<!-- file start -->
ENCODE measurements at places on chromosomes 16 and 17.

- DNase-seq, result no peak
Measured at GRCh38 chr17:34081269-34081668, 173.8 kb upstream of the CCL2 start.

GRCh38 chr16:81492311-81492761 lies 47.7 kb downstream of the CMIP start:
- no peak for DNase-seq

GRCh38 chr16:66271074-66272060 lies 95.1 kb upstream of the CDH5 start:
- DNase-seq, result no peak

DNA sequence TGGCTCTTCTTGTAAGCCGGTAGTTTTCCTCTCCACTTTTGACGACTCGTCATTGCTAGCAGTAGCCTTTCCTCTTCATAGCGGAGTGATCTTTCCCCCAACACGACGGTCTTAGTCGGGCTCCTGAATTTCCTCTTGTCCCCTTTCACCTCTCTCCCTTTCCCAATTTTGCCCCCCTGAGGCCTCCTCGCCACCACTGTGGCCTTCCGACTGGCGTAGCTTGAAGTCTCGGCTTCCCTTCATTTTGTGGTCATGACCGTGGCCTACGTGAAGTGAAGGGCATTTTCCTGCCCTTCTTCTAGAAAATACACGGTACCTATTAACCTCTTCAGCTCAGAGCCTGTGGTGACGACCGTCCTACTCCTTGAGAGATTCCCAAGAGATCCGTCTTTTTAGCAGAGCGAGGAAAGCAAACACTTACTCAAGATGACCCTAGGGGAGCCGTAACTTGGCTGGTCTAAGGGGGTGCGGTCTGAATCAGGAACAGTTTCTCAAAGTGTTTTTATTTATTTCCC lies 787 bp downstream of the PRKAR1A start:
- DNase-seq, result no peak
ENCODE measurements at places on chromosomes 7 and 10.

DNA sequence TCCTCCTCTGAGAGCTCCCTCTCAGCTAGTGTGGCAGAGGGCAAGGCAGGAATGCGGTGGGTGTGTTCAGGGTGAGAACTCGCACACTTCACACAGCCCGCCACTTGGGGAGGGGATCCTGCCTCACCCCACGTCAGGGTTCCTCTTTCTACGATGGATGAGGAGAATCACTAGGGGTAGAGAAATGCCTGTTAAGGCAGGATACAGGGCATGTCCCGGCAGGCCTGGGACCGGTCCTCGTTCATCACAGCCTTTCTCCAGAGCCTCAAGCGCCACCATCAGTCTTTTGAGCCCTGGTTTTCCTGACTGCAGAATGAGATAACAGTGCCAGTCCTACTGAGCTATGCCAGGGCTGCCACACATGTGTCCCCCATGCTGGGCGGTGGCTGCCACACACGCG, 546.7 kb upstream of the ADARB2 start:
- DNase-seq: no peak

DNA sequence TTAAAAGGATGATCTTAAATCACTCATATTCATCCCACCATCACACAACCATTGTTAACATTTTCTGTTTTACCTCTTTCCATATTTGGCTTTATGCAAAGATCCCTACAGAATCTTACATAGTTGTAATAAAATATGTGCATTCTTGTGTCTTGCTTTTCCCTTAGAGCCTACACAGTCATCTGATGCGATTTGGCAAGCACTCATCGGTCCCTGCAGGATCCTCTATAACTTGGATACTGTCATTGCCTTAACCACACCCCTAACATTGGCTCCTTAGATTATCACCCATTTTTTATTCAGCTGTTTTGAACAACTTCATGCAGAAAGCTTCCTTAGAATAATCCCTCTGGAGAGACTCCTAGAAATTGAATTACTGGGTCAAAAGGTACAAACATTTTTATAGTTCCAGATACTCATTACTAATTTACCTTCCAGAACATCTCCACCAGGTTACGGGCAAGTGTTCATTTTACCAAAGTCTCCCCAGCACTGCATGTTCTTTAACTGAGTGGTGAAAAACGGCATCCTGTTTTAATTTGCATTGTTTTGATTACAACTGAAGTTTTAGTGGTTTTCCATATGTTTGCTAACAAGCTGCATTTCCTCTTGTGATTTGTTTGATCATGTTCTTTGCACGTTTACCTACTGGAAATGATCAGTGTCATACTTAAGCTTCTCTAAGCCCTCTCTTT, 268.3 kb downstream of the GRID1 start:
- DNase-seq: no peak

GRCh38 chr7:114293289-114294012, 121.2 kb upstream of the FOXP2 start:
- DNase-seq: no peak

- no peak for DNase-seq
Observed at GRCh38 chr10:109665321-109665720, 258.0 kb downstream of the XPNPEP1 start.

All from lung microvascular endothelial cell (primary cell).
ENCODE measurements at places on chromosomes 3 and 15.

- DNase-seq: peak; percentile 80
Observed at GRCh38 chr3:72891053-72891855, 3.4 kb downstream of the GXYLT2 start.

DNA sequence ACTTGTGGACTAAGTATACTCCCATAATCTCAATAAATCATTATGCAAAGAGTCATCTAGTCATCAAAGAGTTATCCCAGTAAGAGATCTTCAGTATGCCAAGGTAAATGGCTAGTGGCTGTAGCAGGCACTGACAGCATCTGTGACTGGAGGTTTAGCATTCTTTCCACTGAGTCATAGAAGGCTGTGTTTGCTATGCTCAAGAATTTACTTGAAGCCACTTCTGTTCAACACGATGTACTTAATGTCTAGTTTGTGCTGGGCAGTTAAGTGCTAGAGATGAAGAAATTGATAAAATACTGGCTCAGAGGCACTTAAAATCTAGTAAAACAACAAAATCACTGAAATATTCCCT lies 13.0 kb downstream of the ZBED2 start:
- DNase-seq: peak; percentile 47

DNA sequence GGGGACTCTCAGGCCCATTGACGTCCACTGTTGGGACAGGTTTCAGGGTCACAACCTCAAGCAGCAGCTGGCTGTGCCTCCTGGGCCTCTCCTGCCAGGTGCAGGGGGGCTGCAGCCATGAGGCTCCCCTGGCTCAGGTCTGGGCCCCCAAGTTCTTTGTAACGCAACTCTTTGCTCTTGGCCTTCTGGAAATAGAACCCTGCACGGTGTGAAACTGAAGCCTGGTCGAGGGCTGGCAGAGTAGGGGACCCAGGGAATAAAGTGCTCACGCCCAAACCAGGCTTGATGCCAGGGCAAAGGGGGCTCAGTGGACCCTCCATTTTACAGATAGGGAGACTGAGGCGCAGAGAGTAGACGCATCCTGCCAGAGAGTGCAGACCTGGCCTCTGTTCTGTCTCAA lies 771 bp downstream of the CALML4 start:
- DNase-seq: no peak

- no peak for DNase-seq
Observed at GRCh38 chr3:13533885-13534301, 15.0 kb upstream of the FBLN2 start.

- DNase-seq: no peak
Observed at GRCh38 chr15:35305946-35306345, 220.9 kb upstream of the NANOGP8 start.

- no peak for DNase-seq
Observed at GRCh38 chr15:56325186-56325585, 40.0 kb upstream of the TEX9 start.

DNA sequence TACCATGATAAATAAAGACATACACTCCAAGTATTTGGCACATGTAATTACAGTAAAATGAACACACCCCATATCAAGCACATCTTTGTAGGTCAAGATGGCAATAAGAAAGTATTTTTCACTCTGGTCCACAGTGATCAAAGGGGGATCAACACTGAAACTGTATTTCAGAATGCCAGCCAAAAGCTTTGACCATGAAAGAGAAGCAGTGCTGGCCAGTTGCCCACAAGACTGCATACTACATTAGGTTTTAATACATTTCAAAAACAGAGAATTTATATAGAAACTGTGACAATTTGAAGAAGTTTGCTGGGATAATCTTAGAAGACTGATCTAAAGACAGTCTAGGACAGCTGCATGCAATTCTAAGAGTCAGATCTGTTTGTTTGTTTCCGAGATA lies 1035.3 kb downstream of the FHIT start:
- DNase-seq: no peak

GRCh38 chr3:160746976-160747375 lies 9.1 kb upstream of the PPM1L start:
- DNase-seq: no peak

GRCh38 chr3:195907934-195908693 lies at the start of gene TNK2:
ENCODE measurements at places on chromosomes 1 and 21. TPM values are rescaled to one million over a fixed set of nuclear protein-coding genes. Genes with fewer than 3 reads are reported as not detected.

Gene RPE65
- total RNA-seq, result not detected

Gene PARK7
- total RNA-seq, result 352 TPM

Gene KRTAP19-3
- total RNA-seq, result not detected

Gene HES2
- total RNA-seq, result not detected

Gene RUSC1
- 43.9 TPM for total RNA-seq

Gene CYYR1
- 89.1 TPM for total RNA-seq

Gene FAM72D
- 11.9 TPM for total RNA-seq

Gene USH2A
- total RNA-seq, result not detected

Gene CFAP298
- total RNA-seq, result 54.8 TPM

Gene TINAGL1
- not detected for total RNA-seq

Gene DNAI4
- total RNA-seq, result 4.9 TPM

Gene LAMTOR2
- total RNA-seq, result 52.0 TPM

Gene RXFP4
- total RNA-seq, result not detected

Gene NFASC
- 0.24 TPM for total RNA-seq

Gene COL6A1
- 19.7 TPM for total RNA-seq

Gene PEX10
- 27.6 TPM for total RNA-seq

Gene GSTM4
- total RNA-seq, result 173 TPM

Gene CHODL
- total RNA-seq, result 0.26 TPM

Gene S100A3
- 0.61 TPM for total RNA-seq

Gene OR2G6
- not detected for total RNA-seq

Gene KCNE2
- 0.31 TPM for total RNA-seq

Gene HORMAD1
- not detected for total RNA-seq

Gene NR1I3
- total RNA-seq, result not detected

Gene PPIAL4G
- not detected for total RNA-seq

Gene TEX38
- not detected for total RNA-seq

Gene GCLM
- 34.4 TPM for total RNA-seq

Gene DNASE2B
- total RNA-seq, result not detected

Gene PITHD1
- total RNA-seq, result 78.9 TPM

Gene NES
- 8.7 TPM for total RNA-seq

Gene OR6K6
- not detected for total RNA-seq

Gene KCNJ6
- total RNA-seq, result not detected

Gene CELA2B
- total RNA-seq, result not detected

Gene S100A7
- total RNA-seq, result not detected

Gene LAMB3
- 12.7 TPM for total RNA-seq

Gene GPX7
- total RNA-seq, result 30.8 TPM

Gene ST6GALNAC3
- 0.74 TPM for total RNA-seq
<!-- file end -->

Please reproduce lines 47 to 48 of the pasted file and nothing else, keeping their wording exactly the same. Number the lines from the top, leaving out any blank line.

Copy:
Gene RUSC1
- 43.9 TPM for total RNA-seq